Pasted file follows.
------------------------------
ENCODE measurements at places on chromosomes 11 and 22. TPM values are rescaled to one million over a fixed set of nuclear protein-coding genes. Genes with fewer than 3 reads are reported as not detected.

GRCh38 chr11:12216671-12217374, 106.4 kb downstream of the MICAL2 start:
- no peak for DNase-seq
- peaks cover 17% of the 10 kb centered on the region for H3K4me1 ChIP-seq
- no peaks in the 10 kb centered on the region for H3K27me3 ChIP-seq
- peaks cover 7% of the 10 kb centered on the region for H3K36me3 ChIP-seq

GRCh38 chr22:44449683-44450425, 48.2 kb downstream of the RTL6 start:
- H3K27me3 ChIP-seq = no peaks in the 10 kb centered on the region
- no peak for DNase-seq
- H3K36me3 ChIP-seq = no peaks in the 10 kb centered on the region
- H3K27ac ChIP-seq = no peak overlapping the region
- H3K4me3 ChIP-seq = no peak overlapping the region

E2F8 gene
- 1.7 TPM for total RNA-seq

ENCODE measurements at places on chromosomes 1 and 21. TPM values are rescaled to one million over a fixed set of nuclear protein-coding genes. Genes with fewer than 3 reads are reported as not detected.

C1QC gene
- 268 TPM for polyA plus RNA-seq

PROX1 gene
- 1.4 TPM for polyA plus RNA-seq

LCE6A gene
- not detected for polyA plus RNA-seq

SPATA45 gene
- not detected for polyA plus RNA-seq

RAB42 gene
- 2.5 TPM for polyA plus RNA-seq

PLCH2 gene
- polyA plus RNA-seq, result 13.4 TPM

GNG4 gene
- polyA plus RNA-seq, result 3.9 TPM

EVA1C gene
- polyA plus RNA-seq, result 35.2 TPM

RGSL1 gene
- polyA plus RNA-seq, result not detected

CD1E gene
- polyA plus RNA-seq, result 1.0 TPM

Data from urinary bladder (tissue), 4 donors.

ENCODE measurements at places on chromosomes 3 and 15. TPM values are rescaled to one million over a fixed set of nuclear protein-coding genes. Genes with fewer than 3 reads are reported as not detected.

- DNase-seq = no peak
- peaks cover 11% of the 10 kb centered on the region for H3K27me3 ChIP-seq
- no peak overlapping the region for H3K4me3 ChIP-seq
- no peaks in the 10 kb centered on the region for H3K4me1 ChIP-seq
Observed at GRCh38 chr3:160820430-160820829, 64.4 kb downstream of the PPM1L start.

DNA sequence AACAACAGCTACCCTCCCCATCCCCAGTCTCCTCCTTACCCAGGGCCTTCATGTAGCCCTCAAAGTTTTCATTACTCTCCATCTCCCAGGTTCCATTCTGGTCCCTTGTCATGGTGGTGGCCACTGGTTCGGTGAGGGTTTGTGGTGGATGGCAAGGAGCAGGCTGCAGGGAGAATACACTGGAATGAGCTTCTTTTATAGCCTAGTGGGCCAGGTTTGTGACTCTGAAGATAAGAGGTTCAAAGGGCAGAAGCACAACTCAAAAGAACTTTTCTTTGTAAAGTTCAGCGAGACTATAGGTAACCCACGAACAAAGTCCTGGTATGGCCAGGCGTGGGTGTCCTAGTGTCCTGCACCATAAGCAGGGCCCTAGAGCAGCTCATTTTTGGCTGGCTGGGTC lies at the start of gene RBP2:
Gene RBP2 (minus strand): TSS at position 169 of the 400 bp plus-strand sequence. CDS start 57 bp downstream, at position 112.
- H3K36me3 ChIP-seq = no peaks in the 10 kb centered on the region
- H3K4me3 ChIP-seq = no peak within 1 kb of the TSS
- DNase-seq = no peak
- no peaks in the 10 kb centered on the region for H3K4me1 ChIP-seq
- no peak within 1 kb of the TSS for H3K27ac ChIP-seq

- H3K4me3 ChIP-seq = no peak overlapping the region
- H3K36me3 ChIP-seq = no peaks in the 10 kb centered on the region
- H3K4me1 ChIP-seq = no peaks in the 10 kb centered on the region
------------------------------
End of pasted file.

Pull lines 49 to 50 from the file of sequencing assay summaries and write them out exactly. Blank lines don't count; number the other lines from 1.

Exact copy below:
- no peak within 1 kb of the TSS for H3K27ac ChIP-seq

- H3K4me3 ChIP-seq = no peak overlapping the region